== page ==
Until you’ve lived on off-grid power, you really won’t appreciate just how beautiful a sunny day can be. Clear skies can make your whole day – or if it’s the middle of a gloomy winter, your whole week!
At our house, we go nuts when the sun is shinning in January. The dishwasher will run, even if it’s only half full, every scrap of laundry gets washed and the entire house gets vacuumed; whether it needs it or not.
Why? Because we don’t often see the sun in winter. And what sunlight we do get, is generally short when it comes to the daylight hour count.
Which leads to the question, just how many hours of sunlight do you need to power a house?
In general, if your array is sized properly, your solar panels will need at least 3 hours of quality sunshine to power your home for 24 hours.
To be clear, there are a host of variables that play into this. The two most obvious being the quality of the sunlight and the house load for any given day. But I can tell you from personal experience, our battery bank is almost always topped off after 3 hours of good sunlight – no matter how low they were at the start.
Solar Panels & Quality Sunlight
Photovoltaic panels require direct sunlight to perform at optimum. But unfortunately, while the sun is always shinning, there are things that can get in the way.
Clouds are notorious power disruptors!
Right now, as I am writing this, it is 2:30 in the afternoon and our array of 7.8kW is only generating 1.2kW of power.
Why so little?
Because it’s cloudy.
The sun is still out there doing its thing, but cloud cover is blocking/defusing the sunlight before it can strike our solar panels. Consequently, power generation is severely reduced.
In this situation, it is easy to see that 3 hours of reduced power generation will not be enough to get our home through 24 hours of normal use.
By way of comparison, a typical clear summer day will generally provide us with our 3hr sunshine requirement before noon – leaving the panels to sit mostly idle until sunset.
It should be noted that the home power system mentioned above is an off-grid system – meaning that there is no connection to the electric utility.
With solar panels that are grid-tied – meaning connected to the electric grid – power generation is generally continuous as they are not limited to the size of a local storage system (battery bank) but rather instead, feed any extra power back into the utility. In this way, smaller arrays can actually generate more power, year over year, as they are not restricted by the limits of a energy storage system.
Solar Panels & House Load
If you’ve spent any time shopping for a solar power system, chances are when you’ve asked that infamous question, ‘how many solar panels do I need?’ you’ve gotten that ridiculously non-informative answer, ‘depends.’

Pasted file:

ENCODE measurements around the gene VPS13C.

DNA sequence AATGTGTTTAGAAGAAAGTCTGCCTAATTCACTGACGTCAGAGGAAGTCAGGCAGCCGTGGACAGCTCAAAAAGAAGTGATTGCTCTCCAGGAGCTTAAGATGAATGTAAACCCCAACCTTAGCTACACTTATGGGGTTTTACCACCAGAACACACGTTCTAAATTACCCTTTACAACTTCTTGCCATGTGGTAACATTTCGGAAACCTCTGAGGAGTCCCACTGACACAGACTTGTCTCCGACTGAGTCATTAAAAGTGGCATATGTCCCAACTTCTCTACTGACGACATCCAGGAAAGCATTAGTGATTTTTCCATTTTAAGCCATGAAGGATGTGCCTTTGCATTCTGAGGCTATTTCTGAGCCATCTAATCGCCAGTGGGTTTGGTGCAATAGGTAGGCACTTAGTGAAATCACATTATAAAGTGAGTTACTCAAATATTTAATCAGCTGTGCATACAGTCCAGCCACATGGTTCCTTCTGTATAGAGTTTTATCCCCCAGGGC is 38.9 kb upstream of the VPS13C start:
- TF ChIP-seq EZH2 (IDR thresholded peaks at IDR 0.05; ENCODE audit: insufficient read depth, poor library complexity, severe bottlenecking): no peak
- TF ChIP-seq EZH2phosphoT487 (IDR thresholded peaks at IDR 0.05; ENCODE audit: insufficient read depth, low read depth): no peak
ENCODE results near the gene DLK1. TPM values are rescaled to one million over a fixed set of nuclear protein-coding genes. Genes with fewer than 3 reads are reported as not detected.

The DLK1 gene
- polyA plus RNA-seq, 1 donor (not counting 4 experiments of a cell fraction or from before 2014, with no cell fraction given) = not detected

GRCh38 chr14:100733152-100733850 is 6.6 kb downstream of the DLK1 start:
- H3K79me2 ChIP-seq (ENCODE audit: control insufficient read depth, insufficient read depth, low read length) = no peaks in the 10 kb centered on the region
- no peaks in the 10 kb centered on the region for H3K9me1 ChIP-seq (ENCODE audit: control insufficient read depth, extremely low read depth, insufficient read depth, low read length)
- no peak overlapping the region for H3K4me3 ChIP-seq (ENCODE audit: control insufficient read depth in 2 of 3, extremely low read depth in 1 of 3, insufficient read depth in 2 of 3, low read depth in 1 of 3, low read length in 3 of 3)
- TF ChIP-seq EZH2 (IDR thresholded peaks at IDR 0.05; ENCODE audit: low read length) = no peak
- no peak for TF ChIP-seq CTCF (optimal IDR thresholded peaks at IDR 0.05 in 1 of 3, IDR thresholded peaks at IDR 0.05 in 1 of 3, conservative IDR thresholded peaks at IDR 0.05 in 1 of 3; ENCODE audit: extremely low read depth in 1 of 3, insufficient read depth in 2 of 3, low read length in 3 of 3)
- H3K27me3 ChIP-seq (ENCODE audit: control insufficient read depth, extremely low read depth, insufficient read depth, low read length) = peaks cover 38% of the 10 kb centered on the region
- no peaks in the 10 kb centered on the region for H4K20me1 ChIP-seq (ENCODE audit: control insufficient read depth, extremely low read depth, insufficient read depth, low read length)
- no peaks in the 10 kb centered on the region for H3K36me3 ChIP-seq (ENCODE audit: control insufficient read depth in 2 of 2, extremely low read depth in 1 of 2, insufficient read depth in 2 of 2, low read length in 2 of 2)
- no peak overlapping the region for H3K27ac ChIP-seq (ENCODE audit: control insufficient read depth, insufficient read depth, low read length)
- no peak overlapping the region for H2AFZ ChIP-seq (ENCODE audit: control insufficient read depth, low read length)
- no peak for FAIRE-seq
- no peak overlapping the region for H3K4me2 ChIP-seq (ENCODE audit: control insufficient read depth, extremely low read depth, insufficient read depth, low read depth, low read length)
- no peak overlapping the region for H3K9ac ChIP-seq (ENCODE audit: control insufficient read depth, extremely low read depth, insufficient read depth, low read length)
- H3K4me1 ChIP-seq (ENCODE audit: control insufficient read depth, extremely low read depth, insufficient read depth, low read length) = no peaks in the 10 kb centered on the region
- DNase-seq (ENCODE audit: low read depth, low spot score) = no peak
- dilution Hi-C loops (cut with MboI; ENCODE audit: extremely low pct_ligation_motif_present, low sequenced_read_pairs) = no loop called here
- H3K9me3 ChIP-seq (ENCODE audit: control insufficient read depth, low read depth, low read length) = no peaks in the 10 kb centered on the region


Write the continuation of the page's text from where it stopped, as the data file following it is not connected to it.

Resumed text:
While this answer may be incredibly frustrating as it tells you absolutely nothing, there is good reason for it.
House load – the amount of energy a house uses – will vary, not only from house to house, but from user to user. Consequently, when a solar professional is asked, ‘how much do I need?’ it is pretty much futile to give any kind of realistic answer, as they do not know how much energy you are in fact using.
And this can vary a lot more than you think.
Take for example, the difference between an electric and gas ranges.
On average, the top burners on an electric range will pull between 1500 and 1800 watts per burner, while the actual oven will pull considerably more at around 3000 watts (actual ranges vary from model to model). So if you are cooking dinner, with the oven and two burners all going simultaneously, you can see how the electrical load quickly adds up.
Now compare this to a gas range which uses virtually no electricity and there is an enormous difference between the electrical power requirements, even with the entire rest of the house being the same.
The same thing can be said about hot water heaters. Some electric hot water heaters will have dual 4000 watt elements (8000 watts total).
So consider just how much electricity your home would require if the hot water heater was engaged at the same time you were cooking dinner (8000 watts for the water heater and 4500 + watts for the range = 12, 500+ watts)
To put that into perspective, my solar array is rated at 7.8kW or 7800 watts.
In other words, the combination of an electric range and a electric hot water heater could easily exceed the power capacity of my array of solar panels.
Solar power systems can be fairly costly, with out-of-pocket costs quickly exceeding $15k. Ensuring that you’ve done your homework properly can make an enormous difference on just how well the panels meet your expectations.
For those of you who are blessed to live in an area with lots of good sunshine, you could probably back away from the larger array necessary to power your home on just 3hrs of good sunlight.
The same thing can be said for those whose panels are grid-tied (connected to the electric utility) as your panels will be able to operate without the constraints of onsite battery storage.
However, if you plan to live off-grid and reside in an area that sees significant seasonal cloud cover, then it would be to your benefit to plan on a larger array.